In his latest column, E.J. Dionne of the Washington Post writes about the testimonies of General Petraeus and Ambassador Crocker and Iraq more broadly. It’s worth examining what Dionne said.
According to Dionne,
The bottom line of the testimony this week from Gen. David Petraeus and Ambassador Ryan Crocker is that even after the surge, what gains have been made in Iraq are, as Petraeus put it, “fragile and reversible.”
In fact this is not the bottom line, nor is it anything like a complete picture of what Petraeus and Crocker said. General Petraeus, in rightly saying that the gains we’ve made in Iraq are “fragile and reversible,” immediately went on to say this:
Still, security in Iraq is better than it was when Ambassador Crocker and I reported to you last September, and it is significantly better than it was 15 months ago when Iraq was on the brink of civil war and the decision was made to deploy additional forces to Iraq.
Here are the words of Ambassador Crocker:
Last September, I said that the cumulative trajectory of political, economic and diplomatic developments in Iraq was upwards, although the slope of that line was not steep. Developments over the last seven months have strengthened my sense of a positive trend. Immense challenges remain and progress is uneven and often frustrating slow, but there is progress. Sustaining that progress will require continuing U.S. resolve and commitment. What has been achieved is substantial, but it is also reversible.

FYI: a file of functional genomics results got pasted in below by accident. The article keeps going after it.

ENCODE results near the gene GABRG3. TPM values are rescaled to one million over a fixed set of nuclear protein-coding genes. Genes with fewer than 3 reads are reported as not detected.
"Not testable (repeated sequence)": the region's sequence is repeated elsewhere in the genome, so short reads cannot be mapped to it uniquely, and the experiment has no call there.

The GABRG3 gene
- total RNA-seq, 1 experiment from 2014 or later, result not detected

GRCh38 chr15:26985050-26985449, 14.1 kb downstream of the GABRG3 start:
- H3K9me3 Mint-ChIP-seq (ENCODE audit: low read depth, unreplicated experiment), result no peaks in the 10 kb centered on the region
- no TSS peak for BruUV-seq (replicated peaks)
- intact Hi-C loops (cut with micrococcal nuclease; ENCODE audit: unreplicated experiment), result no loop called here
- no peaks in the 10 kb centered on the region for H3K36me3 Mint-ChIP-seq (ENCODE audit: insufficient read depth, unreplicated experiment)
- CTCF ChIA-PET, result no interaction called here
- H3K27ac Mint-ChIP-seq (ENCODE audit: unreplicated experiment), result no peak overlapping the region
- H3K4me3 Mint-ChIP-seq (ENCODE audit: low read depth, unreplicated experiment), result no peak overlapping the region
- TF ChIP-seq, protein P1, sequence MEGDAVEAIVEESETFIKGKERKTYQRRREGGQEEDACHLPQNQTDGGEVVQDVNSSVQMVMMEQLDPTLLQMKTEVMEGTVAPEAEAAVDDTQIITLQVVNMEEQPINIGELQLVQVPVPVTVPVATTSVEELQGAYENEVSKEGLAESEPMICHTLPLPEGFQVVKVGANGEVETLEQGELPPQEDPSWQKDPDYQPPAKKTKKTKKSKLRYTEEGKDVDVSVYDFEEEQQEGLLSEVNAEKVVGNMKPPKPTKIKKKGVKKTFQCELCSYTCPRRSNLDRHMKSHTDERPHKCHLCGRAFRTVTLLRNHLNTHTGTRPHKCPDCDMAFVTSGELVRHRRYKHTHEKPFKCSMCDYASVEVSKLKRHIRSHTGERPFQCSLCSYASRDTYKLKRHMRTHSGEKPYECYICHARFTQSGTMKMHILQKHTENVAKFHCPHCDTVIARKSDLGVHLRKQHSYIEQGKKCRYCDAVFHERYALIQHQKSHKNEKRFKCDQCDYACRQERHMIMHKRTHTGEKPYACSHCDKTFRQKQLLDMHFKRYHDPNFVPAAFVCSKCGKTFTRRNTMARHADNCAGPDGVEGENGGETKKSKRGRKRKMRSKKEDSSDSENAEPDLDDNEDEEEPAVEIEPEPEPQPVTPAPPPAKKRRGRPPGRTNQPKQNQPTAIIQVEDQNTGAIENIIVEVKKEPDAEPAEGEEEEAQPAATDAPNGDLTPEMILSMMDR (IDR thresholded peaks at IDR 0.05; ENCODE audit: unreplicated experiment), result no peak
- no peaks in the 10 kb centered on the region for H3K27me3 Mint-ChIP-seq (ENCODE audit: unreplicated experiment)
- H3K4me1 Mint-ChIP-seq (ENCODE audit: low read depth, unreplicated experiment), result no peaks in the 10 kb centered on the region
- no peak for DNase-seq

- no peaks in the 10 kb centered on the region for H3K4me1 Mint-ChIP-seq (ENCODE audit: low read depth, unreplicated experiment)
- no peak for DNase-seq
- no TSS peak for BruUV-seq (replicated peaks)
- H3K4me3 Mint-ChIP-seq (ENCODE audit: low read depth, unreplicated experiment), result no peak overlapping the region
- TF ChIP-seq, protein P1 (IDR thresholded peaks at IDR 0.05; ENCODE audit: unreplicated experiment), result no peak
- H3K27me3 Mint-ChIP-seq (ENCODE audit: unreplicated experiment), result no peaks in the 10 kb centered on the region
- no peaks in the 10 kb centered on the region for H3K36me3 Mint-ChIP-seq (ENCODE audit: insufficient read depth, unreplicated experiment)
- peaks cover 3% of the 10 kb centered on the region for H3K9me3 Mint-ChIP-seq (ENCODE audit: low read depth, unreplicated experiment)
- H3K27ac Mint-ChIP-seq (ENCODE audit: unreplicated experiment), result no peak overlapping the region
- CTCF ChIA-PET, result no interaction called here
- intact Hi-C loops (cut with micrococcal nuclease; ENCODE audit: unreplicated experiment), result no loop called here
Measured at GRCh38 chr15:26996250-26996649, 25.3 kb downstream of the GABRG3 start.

Ambassador Crocker, after discussing the political progress that’s been made in recent months (pension and amnesty laws, de-Baathification, et cetera), also said this:
All of this has been done since September. These laws are not perfect and much depends on their implementation, but they are important steps.
Crocker has also spoken about the positive change in attitude among Shia, Sunni, and Kurdish leaders in Iraq.
Iraq in 2006 was in a death spiral. That has not only been arrested; it has been reversed. Under the extraordinary leadership of Petraeus and Crocker, we have made more gains than even those of us who were advocates of the surge could have hoped for. And the gains have been on almost every front: security, political, diplomatic, and economic. Those gains, while “fragile and reversible,” are also indisputable.